When Bryce Wisan arrived in Las Vegas to help a Utah certified public accounting firm conquer a new market, he had no clients, no leads, some business cards and an office.

Today, the 39-year-old CPA is president of the Nevada Society of Certified Public Accountants, Las Vegas chapter, and manages a team of six at WSRP, the new name of Wisan, Smith, Racker & Prescott LLP. His father founded the firm’s Salt Lake division in 1985.

Wisan met his wife, Karen, in the accounting program at Brigham Young University.

Wisan graduated in 2000 with an undergraduate degree in accounting and a master of accountancy in professional accounting. They are raising three boys.

Where did you start your career?

I am a bit of a gypsy. I started out in technology. I was basically a business analyst. I started out in a technology company doing technology related work. That was really fun while it lasted. Unfortunately, it started in 2000, which in hindsight was kind of a bad time with the dot-com explosion. From there, I went to work with, at the time, the big five accounting firms — Ernst & Young, although ironically I wasn’t doing accounting for them. I worked in a financial services consulting group. I ended up doing mostly derivatives valuation. It was very interesting work. But I didn’t like living in hotel rooms and spending a lot of time on airplanes.

Why did you become a trading assistant?

It was very interesting. It was to help me figure out who I was and what I wanted to do. Consulting is great for exposing someone to a lot of things. I was very much interested in the capital markets. New York City, for capital markets, was a great place to do that.

How did you end up in Las Vegas?

My father is one of the founders of the firm. He called me out of the clear blue sky and said they were dying to get an office in Las Vegas, and they had for 10 years. They looked at buying a firm. They looked at sending someone down here. They said, “We think you’d be great.” They said, “Why don’t you do it?” It just sounded like a great opportunity.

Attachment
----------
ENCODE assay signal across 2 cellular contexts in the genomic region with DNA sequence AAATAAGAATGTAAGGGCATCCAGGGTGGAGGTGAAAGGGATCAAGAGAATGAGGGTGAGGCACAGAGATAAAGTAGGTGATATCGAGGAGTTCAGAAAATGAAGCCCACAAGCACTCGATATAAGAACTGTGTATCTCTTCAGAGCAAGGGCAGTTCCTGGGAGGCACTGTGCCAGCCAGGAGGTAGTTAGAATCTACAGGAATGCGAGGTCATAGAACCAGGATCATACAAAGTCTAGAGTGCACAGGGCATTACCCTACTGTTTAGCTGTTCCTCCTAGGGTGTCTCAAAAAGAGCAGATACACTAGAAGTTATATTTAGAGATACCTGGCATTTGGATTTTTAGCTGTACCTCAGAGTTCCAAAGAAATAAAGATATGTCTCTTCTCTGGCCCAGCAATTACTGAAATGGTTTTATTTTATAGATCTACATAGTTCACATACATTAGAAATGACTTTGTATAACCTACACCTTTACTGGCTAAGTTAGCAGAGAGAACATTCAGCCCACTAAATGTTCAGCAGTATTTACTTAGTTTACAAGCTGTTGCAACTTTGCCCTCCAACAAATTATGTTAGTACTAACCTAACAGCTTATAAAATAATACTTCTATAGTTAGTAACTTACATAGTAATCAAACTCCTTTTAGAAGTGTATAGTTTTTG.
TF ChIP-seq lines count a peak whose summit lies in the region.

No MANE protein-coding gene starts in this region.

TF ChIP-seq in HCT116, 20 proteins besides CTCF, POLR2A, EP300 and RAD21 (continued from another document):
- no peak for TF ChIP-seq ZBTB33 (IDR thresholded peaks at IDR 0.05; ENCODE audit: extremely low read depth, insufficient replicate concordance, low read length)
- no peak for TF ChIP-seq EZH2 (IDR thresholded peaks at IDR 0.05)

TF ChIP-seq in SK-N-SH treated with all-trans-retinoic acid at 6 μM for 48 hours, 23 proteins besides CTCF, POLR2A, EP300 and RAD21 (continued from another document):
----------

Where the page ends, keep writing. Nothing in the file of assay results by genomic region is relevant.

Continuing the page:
What was it like to start the new division in a weak economy?

I did agonize over that. But it was also an opportunity. In the go-go days of Las Vegas, I have been told on several occasions that many people weren’t as concerned about getting good advice because everyone was making money. When the wheels came off, people really needed to pay attention to the business side of the business. They wanted good advice. And they needed good advice. Many people benefited from having a fresh perspective. That was really the opportunity for us to come in and really give business owners a new perspective, especially in our niche industries.

What are your niche industries?

Construction, charter schools and nonprofits.

Where do you see your firm heading?

I think we have some great opportunities here. We have a terrific team. I think the market in general here is going to provide us with a lot of opportunity for growth. I see a tremendous upside for us in this marketplace. My biggest concern is trying to find good people. And we’ve been fortunate so far.

What do you do in your free time?

I love to mountain bike. I love taking my kids hiking and camping. My wife and I love discovering new restaurants around the valley.

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